It is May 1, and Charlie asks Miss Kinnian (Alice) out for dinner and a movie. He is obsessed with her closeness, the times when they accidentally touch. He is unsure of himself and how he is supposed to react. He is bothered by the unreality of the movie, that all its conflicts were wrapped up nicely but artificially. He is at the point of being angry, but Miss Kinnian calms him down, pointing out that he is rapidly becoming more analytical. At the end of the evening, Charlie is not sure how he is supposed to act. His awkwardness reveals that he is still emotionally immature despite his now genius-level IQ. They agree that it was probably not a good idea for them to have gone out, and Miss Kinnian prevents Charlie from moving too far physically.
Charlie’s dreams give him material for introspection, especially in regard to women. He remembers seeing his sister naked in the bathroom, confused by their physical differences. Her menstrual blood confused him even more, thinking that she was hurt and terrified that he would be blamed.
At the bakery, he notices that Gimpy is undercharging customers and splitting the difference with them. Knowing this is dishonest, he is unsure what he should do. If he does nothing, he will be complicit in the stealing. If he says something, Gimpy will be fired and it is unlikely that he will easily get another job due to his club foot. He asks Professor Nemur for advice. The scientist tells him it is none of his business and that he should ignore it. Dr. Strauss says that he has a moral obligation to report it. Wanting Alice Kinnian to break the tie, he asks her advice. She tells him that he must decide for himself. He is surprised to realize that he can trust himself. He approaches Gimpy, telling him the situation as if it happened to a friend of his, though Gimpy is aware of what Charlie is saying. Charlie warns him that if he does not stop stealing, he will report it to Mr. Donner. If he stops, then he will say nothing.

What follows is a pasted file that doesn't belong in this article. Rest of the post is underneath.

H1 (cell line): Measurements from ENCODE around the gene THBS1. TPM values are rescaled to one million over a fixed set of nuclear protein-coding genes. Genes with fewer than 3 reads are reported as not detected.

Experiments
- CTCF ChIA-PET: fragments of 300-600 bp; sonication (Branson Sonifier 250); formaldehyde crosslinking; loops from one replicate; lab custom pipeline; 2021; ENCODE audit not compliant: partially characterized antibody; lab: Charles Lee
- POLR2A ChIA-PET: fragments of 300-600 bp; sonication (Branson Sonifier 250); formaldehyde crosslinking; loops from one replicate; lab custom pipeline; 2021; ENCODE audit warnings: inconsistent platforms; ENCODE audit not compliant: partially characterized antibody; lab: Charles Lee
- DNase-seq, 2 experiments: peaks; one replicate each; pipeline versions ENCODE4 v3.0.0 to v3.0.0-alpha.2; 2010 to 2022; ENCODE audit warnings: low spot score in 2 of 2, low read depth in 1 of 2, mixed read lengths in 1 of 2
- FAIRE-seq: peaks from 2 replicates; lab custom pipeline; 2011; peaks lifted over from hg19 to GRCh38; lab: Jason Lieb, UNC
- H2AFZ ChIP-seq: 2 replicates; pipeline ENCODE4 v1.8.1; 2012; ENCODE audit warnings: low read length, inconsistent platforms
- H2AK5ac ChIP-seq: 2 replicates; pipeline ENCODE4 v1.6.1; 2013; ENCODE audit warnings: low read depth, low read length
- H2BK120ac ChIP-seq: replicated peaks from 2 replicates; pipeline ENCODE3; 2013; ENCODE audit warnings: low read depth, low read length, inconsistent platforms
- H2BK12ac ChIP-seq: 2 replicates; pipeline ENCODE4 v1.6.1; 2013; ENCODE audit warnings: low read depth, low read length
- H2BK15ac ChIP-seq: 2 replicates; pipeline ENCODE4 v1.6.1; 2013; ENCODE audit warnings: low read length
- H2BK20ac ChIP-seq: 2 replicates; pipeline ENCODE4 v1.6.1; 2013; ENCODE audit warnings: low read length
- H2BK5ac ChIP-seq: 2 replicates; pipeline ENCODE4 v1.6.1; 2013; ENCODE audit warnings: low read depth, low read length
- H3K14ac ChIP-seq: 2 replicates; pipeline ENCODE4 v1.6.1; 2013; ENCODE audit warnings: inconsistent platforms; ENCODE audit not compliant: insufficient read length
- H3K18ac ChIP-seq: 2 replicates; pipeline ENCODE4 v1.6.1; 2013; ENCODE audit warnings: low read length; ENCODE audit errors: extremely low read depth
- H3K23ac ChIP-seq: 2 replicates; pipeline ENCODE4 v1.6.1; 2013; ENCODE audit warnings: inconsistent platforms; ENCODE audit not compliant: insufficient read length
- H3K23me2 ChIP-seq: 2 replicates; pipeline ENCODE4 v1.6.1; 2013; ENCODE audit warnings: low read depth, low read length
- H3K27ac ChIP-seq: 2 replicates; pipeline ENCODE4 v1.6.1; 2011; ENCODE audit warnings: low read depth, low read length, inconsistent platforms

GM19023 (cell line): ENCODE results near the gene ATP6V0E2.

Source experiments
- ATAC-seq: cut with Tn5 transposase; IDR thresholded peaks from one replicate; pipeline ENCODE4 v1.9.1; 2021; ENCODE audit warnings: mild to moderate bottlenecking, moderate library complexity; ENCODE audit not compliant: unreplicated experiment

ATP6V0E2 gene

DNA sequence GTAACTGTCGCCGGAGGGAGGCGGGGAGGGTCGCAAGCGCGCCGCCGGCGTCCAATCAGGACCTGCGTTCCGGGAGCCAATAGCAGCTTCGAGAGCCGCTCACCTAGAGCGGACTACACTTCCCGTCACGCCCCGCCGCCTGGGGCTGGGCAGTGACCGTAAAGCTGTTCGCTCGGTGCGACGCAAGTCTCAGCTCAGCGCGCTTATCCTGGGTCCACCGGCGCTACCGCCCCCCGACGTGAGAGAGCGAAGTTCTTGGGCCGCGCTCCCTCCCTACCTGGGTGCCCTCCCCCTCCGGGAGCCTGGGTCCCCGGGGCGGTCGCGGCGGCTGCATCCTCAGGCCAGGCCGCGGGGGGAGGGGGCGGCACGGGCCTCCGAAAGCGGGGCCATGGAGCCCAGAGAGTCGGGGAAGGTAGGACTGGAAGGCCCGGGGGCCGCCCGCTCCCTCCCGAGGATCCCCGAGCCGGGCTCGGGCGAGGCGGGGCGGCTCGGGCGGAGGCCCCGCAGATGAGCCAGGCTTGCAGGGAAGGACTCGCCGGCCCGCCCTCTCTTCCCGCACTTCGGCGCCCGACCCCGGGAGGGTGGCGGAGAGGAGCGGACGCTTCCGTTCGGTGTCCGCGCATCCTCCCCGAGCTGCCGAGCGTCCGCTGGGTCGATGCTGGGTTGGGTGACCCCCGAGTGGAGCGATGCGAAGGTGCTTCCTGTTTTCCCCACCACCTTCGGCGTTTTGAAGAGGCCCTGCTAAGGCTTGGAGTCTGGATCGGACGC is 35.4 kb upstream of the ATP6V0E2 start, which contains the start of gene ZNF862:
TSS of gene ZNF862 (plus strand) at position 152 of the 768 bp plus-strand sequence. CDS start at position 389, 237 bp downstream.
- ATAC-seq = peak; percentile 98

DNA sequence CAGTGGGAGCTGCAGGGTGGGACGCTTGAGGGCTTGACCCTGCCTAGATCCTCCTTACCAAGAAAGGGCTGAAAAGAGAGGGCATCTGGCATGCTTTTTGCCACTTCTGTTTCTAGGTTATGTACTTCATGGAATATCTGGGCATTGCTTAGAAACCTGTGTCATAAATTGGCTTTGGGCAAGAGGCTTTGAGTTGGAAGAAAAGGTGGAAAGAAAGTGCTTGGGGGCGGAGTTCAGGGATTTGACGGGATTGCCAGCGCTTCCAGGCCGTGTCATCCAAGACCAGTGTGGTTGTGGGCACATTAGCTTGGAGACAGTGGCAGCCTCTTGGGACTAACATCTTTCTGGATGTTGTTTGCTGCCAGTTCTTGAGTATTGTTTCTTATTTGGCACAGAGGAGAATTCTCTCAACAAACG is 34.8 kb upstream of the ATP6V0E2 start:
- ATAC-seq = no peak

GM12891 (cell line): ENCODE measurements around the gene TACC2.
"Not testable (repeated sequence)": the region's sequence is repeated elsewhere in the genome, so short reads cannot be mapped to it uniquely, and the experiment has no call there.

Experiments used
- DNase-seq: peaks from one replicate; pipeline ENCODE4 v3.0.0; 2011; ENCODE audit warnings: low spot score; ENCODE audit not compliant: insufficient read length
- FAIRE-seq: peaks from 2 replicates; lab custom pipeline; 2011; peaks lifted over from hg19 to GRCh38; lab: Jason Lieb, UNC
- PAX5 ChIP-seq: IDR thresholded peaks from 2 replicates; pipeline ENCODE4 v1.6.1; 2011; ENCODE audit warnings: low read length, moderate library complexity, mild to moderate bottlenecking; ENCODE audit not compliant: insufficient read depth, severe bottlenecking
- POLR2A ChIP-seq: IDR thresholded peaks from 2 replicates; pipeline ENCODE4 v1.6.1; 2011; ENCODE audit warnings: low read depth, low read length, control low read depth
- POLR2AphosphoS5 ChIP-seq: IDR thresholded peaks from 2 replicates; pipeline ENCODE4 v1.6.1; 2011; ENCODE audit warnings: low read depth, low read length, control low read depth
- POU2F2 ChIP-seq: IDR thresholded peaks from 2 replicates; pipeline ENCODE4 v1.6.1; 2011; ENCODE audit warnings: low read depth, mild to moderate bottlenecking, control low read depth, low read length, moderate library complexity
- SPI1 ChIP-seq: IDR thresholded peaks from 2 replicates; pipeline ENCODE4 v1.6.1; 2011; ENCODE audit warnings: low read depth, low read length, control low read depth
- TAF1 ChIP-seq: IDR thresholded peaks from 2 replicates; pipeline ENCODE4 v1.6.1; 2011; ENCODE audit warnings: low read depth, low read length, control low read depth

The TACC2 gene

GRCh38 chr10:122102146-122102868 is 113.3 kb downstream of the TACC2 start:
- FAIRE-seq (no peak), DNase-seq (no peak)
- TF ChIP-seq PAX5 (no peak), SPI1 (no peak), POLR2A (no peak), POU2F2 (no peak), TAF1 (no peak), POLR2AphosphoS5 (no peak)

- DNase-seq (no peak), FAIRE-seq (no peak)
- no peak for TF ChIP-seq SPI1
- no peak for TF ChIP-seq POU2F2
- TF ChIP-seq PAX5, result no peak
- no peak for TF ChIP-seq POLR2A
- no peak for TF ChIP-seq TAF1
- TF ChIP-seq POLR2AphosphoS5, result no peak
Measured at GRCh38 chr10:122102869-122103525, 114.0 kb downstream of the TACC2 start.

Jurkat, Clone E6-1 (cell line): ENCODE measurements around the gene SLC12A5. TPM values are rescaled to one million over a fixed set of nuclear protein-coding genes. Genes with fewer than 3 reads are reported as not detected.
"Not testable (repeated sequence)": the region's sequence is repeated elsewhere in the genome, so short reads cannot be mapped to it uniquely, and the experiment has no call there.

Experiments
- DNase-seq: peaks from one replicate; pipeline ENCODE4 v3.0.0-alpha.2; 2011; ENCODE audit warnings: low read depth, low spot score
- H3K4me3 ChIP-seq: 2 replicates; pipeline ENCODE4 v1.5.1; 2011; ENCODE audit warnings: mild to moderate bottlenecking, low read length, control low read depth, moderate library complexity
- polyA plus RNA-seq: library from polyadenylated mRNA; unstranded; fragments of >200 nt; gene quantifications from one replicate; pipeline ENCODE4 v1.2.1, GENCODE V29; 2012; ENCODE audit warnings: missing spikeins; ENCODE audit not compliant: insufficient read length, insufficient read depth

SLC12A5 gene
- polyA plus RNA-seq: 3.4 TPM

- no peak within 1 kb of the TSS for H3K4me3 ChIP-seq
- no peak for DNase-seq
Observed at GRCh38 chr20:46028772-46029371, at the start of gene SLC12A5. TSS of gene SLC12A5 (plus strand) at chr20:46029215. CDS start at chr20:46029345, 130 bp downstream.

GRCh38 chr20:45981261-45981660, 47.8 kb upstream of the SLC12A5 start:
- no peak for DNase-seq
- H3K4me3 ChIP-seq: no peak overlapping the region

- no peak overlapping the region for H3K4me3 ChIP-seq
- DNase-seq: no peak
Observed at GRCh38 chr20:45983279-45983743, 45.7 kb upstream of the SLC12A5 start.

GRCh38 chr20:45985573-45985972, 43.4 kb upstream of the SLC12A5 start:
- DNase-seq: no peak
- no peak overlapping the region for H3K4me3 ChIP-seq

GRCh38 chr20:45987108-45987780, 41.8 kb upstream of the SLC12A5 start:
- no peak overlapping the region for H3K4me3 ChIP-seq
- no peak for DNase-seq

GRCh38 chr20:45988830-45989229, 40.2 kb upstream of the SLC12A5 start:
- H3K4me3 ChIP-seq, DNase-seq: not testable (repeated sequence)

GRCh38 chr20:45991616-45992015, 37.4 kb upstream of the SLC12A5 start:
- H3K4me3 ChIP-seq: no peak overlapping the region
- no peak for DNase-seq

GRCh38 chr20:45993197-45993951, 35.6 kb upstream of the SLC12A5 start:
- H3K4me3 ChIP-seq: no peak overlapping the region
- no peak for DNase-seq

Charlie and Alice go to an outdoor concert. When the two get physically close, Charlie hallucinates that he sees himself as a teenage boy exposing himself. He remembers his mother beating him for getting an erection. Charlie is bothered by the hallucination, which prevents him from kissing Alice good night as he had planned.
Charlie is fired from his job at the bakery. His coworkers once made fun of him for being “dumber” than they were, but now that he has clearly surpassed them intellectually, they are afraid of him. Mr. Donner, despite his promise to Charlie’s Uncle Herman, lets him go. Charlie is upset because the bakery is the only home he has known for a long time. He talks about this with Alice, noticing the conflicting decorations in her home. That night, his dreams center on that dichotomy and his conflicting emotions concerning women’s sexuality.